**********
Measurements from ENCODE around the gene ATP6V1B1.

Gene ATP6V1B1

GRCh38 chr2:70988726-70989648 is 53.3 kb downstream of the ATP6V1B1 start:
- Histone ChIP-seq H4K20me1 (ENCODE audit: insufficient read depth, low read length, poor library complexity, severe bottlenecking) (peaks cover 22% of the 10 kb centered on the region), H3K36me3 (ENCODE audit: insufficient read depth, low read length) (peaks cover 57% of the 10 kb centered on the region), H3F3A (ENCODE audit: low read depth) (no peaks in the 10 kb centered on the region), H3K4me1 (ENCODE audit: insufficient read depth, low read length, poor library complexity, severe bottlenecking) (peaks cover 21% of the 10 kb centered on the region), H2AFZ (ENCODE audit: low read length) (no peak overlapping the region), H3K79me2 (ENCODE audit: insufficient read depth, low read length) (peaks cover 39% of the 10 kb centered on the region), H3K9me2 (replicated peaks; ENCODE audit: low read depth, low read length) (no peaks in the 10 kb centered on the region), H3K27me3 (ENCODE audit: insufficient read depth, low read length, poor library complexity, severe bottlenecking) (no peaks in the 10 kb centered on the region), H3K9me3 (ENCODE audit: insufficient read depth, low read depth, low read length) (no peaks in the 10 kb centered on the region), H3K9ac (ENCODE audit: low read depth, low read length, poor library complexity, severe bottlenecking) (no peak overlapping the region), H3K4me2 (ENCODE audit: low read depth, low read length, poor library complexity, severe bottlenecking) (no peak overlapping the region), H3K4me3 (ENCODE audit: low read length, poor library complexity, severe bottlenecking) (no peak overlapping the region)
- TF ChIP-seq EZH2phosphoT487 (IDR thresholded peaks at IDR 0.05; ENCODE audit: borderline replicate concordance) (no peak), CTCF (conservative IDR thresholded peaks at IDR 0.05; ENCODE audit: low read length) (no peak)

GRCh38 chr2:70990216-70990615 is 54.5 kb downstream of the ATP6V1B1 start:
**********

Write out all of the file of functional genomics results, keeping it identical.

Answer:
Measurements from ENCODE around the gene ATP6V1B1.

Gene ATP6V1B1

GRCh38 chr2:70988726-70989648 is 53.3 kb downstream of the ATP6V1B1 start:
- Histone ChIP-seq H4K20me1 (ENCODE audit: insufficient read depth, low read length, poor library complexity, severe bottlenecking) (peaks cover 22% of the 10 kb centered on the region), H3K36me3 (ENCODE audit: insufficient read depth, low read length) (peaks cover 57% of the 10 kb centered on the region), H3F3A (ENCODE audit: low read depth) (no peaks in the 10 kb centered on the region), H3K4me1 (ENCODE audit: insufficient read depth, low read length, poor library complexity, severe bottlenecking) (peaks cover 21% of the 10 kb centered on the region), H2AFZ (ENCODE audit: low read length) (no peak overlapping the region), H3K79me2 (ENCODE audit: insufficient read depth, low read length) (peaks cover 39% of the 10 kb centered on the region), H3K9me2 (replicated peaks; ENCODE audit: low read depth, low read length) (no peaks in the 10 kb centered on the region), H3K27me3 (ENCODE audit: insufficient read depth, low read length, poor library complexity, severe bottlenecking) (no peaks in the 10 kb centered on the region), H3K9me3 (ENCODE audit: insufficient read depth, low read depth, low read length) (no peaks in the 10 kb centered on the region), H3K9ac (ENCODE audit: low read depth, low read length, poor library complexity, severe bottlenecking) (no peak overlapping the region), H3K4me2 (ENCODE audit: low read depth, low read length, poor library complexity, severe bottlenecking) (no peak overlapping the region), H3K4me3 (ENCODE audit: low read length, poor library complexity, severe bottlenecking) (no peak overlapping the region)
- TF ChIP-seq EZH2phosphoT487 (IDR thresholded peaks at IDR 0.05; ENCODE audit: borderline replicate concordance) (no peak), CTCF (conservative IDR thresholded peaks at IDR 0.05; ENCODE audit: low read length) (no peak)

GRCh38 chr2:70990216-70990615 is 54.5 kb downstream of the ATP6V1B1 start: